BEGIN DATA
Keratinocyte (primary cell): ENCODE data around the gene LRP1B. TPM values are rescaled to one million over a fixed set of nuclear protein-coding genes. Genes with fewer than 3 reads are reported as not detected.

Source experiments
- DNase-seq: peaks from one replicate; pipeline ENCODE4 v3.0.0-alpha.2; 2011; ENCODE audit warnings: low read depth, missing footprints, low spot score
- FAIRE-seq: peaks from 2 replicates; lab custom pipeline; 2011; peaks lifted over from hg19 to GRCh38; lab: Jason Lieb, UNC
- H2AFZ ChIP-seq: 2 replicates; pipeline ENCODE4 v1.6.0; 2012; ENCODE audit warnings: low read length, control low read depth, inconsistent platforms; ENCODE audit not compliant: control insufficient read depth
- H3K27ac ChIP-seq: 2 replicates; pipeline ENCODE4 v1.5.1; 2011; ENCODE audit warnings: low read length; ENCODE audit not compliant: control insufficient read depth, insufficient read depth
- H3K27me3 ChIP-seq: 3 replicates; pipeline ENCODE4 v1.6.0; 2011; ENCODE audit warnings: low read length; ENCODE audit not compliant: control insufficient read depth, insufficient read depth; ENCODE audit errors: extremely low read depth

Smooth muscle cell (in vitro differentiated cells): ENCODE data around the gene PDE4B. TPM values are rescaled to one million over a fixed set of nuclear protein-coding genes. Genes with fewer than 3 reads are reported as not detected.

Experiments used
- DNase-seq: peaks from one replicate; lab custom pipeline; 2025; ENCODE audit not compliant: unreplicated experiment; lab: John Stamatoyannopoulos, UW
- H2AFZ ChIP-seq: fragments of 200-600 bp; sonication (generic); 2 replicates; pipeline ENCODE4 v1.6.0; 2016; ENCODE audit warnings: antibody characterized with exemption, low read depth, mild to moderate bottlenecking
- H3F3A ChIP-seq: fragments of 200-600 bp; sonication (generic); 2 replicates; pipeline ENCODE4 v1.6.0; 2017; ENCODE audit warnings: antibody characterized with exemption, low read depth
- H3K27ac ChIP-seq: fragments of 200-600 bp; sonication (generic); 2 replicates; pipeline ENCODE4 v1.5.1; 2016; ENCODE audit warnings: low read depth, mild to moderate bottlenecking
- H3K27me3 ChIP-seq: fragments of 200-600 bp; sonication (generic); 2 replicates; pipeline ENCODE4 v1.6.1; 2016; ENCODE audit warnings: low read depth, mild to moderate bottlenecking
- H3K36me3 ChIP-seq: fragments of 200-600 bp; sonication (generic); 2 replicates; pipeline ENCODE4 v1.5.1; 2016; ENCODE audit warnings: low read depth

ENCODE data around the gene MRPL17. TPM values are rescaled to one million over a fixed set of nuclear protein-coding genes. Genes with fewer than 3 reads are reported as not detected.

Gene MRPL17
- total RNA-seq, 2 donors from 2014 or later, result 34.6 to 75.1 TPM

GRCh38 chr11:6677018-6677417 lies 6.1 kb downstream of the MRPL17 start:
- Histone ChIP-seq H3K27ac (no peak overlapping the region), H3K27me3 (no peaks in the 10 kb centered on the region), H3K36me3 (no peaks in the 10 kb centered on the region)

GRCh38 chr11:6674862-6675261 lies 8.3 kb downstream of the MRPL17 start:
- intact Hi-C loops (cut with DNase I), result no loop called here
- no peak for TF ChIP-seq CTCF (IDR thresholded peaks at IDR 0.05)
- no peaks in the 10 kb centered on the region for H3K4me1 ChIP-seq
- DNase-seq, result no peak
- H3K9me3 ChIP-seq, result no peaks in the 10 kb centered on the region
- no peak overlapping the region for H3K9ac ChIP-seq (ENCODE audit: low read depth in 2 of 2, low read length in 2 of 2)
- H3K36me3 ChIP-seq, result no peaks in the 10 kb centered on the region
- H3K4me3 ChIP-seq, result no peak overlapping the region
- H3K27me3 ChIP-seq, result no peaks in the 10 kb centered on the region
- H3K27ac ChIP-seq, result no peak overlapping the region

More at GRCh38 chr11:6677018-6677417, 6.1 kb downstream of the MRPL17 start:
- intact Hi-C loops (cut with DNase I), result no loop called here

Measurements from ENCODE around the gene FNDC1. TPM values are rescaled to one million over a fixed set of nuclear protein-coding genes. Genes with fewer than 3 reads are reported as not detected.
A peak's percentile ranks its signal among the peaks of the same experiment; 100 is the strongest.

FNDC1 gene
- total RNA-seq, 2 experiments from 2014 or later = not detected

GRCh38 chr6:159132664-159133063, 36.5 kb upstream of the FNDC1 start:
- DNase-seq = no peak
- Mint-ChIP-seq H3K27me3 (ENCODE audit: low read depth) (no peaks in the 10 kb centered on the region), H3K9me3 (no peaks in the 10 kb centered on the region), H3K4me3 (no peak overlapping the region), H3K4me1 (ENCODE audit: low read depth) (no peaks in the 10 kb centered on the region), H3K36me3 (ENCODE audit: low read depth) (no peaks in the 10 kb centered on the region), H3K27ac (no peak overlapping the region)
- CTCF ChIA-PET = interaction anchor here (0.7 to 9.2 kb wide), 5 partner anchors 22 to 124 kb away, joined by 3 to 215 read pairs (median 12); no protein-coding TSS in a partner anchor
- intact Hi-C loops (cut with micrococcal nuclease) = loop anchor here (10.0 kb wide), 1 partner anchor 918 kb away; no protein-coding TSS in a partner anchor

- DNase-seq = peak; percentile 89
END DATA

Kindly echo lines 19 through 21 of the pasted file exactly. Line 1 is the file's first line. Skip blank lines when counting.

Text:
GRCh38 chr11:6677018-6677417 lies 6.1 kb downstream of the MRPL17 start:
- Histone ChIP-seq H3K27ac (no peak overlapping the region), H3K27me3 (no peaks in the 10 kb centered on the region), H3K36me3 (no peaks in the 10 kb centered on the region)

GRCh38 chr11:6674862-6675261 lies 8.3 kb downstream of the MRPL17 start: